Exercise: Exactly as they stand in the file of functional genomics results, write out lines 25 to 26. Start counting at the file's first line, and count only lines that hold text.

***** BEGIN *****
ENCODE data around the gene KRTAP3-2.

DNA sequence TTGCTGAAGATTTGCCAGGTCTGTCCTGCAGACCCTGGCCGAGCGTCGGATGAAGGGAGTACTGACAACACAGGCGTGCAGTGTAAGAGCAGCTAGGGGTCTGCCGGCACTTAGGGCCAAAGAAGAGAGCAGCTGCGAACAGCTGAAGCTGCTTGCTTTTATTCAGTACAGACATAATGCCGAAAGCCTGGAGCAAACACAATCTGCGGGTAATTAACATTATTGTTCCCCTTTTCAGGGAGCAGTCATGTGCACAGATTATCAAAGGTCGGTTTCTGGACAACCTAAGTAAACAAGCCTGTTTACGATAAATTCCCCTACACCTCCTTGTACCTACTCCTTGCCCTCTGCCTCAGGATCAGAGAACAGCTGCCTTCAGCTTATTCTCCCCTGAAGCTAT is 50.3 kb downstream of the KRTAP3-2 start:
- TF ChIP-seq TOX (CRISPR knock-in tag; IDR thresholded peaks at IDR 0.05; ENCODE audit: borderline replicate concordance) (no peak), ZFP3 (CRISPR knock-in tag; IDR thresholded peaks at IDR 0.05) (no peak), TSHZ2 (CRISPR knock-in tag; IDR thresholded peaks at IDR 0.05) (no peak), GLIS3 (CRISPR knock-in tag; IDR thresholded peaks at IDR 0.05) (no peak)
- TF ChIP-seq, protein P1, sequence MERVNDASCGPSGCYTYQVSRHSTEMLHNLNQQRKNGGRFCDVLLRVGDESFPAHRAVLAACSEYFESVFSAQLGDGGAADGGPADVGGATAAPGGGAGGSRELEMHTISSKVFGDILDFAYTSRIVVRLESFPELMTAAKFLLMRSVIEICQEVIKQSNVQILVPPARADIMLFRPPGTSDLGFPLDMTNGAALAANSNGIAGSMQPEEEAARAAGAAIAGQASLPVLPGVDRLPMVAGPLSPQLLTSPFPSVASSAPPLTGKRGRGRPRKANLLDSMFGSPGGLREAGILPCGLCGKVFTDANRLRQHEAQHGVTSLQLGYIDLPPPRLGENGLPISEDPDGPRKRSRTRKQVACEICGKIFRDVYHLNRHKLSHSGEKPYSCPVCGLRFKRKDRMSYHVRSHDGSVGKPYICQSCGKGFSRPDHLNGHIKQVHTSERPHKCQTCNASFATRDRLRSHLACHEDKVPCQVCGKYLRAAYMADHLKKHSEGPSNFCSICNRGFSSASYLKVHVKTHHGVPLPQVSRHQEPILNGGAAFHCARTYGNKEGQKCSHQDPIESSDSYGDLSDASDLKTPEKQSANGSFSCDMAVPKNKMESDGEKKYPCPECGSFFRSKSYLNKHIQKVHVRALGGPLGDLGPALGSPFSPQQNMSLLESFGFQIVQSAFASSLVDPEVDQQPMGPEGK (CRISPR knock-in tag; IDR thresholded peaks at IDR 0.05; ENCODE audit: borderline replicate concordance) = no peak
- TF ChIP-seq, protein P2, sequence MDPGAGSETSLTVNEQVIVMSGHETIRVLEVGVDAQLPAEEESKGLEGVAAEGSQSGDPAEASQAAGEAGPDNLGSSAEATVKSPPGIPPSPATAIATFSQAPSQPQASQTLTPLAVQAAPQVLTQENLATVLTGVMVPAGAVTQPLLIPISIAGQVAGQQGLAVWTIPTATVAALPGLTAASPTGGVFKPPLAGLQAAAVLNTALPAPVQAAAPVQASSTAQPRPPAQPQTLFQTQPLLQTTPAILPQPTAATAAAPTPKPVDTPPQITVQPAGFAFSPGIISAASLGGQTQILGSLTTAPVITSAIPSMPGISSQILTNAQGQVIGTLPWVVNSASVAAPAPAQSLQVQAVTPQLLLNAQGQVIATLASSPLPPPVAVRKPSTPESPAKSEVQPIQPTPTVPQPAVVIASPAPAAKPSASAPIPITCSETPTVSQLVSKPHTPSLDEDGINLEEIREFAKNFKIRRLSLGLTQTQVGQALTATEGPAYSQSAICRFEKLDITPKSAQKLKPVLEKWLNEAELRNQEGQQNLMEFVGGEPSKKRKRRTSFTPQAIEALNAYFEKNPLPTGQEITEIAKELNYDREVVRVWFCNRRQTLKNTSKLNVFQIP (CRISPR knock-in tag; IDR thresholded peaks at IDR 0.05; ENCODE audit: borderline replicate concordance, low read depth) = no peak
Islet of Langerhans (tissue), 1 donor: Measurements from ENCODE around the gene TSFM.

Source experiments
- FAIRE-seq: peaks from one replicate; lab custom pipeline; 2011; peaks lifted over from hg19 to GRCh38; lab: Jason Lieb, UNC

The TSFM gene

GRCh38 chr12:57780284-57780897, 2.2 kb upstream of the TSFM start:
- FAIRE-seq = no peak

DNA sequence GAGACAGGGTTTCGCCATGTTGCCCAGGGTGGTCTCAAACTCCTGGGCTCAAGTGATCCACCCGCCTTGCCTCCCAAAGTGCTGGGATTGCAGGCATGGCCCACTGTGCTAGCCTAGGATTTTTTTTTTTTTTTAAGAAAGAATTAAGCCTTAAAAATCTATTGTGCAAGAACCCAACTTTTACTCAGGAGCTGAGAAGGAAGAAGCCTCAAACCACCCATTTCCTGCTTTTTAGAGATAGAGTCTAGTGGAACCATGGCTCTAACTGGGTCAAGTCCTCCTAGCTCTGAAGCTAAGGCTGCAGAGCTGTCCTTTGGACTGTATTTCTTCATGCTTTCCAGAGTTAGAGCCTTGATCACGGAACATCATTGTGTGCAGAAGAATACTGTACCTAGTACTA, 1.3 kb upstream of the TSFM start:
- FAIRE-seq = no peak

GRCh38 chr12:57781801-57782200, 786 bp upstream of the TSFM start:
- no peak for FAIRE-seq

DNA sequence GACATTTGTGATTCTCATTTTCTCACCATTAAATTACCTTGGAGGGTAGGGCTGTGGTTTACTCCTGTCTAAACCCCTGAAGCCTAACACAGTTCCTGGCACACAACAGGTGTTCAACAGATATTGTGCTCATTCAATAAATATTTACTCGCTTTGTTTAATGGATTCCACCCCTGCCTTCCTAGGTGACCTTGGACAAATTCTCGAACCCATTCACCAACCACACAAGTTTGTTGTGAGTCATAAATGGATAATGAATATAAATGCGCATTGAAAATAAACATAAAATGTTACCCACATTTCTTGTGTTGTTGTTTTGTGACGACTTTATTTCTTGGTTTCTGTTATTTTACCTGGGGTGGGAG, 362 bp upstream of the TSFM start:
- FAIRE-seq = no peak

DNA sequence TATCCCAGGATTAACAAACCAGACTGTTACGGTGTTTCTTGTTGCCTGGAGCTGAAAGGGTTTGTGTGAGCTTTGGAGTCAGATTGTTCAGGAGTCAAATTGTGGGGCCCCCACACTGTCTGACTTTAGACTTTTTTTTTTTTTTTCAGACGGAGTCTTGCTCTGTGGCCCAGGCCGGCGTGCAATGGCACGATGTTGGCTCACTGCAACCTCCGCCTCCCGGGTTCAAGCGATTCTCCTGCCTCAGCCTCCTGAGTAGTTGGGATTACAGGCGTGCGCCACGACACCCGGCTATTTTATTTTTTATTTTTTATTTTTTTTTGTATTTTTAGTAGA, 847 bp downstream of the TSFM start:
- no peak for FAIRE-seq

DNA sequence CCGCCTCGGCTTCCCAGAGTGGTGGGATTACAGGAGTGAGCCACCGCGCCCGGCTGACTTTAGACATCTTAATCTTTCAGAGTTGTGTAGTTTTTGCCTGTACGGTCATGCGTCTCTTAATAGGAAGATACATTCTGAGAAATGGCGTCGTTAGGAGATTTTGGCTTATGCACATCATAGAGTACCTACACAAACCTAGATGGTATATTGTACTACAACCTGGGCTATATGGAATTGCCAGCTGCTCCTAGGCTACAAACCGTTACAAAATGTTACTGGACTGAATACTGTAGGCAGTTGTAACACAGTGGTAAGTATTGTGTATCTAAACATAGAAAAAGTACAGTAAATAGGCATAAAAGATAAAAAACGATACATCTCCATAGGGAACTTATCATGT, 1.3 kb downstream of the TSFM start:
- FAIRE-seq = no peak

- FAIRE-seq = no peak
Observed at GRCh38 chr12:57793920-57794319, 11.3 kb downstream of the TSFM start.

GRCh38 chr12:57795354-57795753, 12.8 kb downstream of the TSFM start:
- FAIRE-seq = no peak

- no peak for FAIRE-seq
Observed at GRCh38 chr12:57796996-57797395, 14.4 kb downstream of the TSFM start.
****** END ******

- FAIRE-seq = no peak

- no peak for FAIRE-seq